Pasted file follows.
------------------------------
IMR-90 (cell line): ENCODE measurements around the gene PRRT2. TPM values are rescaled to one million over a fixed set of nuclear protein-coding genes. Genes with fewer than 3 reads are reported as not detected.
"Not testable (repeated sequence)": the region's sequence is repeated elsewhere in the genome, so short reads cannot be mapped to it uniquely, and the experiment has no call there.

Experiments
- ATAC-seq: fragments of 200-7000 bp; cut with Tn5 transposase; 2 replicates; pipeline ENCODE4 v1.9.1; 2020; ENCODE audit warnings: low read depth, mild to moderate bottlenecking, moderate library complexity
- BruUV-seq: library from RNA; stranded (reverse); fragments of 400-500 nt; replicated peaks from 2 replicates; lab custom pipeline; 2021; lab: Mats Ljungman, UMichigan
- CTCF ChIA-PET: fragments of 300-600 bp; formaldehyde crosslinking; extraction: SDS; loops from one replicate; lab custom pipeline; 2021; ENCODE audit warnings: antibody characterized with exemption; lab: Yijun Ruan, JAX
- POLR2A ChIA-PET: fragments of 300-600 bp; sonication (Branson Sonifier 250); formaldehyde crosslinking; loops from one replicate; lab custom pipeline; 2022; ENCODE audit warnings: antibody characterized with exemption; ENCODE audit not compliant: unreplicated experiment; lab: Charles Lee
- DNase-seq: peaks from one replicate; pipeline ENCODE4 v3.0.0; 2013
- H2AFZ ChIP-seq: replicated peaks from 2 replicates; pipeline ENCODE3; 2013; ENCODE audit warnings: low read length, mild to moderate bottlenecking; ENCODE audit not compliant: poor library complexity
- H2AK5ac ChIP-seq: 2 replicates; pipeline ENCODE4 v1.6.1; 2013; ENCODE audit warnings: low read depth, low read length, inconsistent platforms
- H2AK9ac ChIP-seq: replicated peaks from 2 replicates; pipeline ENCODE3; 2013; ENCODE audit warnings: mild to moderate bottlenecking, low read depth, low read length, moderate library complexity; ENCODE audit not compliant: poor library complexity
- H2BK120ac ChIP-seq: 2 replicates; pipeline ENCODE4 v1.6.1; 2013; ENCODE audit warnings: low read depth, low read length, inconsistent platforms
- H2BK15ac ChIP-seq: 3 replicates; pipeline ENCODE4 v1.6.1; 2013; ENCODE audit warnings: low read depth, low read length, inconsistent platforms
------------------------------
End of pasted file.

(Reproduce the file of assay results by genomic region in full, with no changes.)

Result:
IMR-90 (cell line): ENCODE measurements around the gene PRRT2. TPM values are rescaled to one million over a fixed set of nuclear protein-coding genes. Genes with fewer than 3 reads are reported as not detected.
"Not testable (repeated sequence)": the region's sequence is repeated elsewhere in the genome, so short reads cannot be mapped to it uniquely, and the experiment has no call there.

Experiments
- ATAC-seq: fragments of 200-7000 bp; cut with Tn5 transposase; 2 replicates; pipeline ENCODE4 v1.9.1; 2020; ENCODE audit warnings: low read depth, mild to moderate bottlenecking, moderate library complexity
- BruUV-seq: library from RNA; stranded (reverse); fragments of 400-500 nt; replicated peaks from 2 replicates; lab custom pipeline; 2021; lab: Mats Ljungman, UMichigan
- CTCF ChIA-PET: fragments of 300-600 bp; formaldehyde crosslinking; extraction: SDS; loops from one replicate; lab custom pipeline; 2021; ENCODE audit warnings: antibody characterized with exemption; lab: Yijun Ruan, JAX
- POLR2A ChIA-PET: fragments of 300-600 bp; sonication (Branson Sonifier 250); formaldehyde crosslinking; loops from one replicate; lab custom pipeline; 2022; ENCODE audit warnings: antibody characterized with exemption; ENCODE audit not compliant: unreplicated experiment; lab: Charles Lee
- DNase-seq: peaks from one replicate; pipeline ENCODE4 v3.0.0; 2013
- H2AFZ ChIP-seq: replicated peaks from 2 replicates; pipeline ENCODE3; 2013; ENCODE audit warnings: low read length, mild to moderate bottlenecking; ENCODE audit not compliant: poor library complexity
- H2AK5ac ChIP-seq: 2 replicates; pipeline ENCODE4 v1.6.1; 2013; ENCODE audit warnings: low read depth, low read length, inconsistent platforms
- H2AK9ac ChIP-seq: replicated peaks from 2 replicates; pipeline ENCODE3; 2013; ENCODE audit warnings: mild to moderate bottlenecking, low read depth, low read length, moderate library complexity; ENCODE audit not compliant: poor library complexity
- H2BK120ac ChIP-seq: 2 replicates; pipeline ENCODE4 v1.6.1; 2013; ENCODE audit warnings: low read depth, low read length, inconsistent platforms
- H2BK15ac ChIP-seq: 3 replicates; pipeline ENCODE4 v1.6.1; 2013; ENCODE audit warnings: low read depth, low read length, inconsistent platforms